The defendants' economic conclusion was reinforced by the credible third-party and Time Warner executives' testimony that vertical integration does not affect content licensing negotiations. The court rejected the DOJ's argument that testimony of Time Warner executives was potentially biased. Instead, the court concluded: "To be sure, neither [defendants' economist's] econometric analysis nor the testimony . . . provides 'perfect evidence' . . . But when weighed against the relatively weak documentary and third-party testimonial evidence proffered by the Government in support of its increased-leverage theory, the real-world evidence . . . further undermines the persuasiveness of the Government's proof."21
The court did not base its decision on the defendants' efficiencies given its conclusion that the Government failed to establish any anticompetitive harm. It is nonetheless notable that the court expressed confidence that the defendants would obtain most, if not all, of their projected cost synergies because AT&T had been successful in realizing efficiencies in prior acquisitions.22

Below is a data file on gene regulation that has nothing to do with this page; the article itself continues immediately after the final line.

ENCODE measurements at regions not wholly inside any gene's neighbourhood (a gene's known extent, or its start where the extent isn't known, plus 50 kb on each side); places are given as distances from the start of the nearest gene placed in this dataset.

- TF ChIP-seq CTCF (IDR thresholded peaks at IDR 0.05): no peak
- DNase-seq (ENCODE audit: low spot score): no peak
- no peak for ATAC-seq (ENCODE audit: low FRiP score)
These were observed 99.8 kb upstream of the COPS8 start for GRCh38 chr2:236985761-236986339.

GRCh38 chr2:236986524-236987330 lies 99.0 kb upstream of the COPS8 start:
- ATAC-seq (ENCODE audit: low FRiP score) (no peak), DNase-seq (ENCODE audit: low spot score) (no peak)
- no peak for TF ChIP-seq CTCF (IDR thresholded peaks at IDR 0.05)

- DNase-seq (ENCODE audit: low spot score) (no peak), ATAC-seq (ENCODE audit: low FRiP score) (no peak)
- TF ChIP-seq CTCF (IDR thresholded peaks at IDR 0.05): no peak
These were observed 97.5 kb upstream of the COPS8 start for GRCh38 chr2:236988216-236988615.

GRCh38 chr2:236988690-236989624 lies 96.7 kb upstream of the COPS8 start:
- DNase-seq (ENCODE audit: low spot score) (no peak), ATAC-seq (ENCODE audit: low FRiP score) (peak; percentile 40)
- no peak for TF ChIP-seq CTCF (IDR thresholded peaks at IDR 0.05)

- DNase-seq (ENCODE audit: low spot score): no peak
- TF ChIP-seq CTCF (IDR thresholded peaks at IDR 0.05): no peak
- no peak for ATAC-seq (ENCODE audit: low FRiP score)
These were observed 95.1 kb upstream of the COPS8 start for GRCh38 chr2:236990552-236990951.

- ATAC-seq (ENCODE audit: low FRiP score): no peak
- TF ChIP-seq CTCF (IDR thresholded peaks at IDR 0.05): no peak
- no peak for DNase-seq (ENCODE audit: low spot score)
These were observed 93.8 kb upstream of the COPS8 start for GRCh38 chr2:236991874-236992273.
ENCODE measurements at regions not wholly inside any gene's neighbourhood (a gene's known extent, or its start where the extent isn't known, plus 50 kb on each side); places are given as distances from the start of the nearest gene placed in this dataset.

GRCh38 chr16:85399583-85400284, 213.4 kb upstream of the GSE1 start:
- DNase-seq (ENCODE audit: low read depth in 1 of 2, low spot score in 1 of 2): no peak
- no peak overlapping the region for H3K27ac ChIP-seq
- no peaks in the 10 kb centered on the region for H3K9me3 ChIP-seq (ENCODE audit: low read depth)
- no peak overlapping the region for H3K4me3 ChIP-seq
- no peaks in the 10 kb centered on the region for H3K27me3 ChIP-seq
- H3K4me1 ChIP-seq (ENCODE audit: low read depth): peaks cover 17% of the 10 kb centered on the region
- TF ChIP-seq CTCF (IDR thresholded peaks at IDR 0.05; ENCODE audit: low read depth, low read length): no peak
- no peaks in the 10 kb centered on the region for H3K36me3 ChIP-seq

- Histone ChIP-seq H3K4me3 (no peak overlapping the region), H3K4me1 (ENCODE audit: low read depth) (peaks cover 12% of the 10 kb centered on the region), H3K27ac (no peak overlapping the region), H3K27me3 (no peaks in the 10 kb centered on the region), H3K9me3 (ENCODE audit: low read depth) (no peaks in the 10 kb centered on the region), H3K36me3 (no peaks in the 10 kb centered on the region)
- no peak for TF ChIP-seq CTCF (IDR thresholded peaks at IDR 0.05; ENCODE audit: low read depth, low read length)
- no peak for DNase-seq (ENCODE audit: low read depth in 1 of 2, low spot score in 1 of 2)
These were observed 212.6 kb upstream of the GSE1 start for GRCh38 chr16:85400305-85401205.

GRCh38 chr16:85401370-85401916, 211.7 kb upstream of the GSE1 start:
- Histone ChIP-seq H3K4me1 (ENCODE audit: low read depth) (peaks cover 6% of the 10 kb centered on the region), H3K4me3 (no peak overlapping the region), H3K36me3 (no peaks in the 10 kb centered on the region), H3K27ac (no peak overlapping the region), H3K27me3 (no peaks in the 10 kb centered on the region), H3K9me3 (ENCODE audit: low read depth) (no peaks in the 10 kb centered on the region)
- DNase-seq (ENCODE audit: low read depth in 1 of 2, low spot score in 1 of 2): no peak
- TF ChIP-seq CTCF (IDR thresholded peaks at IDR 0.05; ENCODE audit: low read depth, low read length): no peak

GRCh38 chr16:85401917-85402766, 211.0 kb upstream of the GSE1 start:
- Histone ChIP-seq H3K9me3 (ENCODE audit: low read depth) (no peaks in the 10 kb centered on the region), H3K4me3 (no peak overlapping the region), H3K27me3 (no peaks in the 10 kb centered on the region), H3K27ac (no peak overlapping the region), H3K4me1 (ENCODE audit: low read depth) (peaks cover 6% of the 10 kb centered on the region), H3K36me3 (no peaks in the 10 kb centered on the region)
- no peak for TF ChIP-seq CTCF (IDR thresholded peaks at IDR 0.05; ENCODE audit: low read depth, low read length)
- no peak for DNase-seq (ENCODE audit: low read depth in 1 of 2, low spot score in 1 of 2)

Behavioral Commitments Relevant
In a footnote, the court criticized the DOJ for failing to account for the effect of Turner's commitments to arbitrate content cost disputes and not to impose blackouts.23 As the court explained, Time Warner's commitment was yet another "reason to be skeptical of the Government's increased-leverage theory of competitive harm," albeit "extra icing on a cake already frosted."24
The biggest question is the one that only time will resolve with certainty—whether the loss will make the DOJ more cautious in bringing future merger challenges (and particularly for vertical mergers) going forward. Conventional wisdom is that the decision—at least in the near-term—is a positive sign for parties seeking to consummate vertical merger deals. This is particularly true if the DOJ continues to maintain that behavioral remedies—the typical method of resolving harm resulting from vertical transactions—are unavailable as tools in its toolkit.
For more information about the court's decision, the AT&T/Time Warner transaction, or any related matter, please contact Jamillia Ferris, Scott Sher, Josh Soven, or any member of the antitrust practice at Wilson Sonsini Goodrich & Rosati.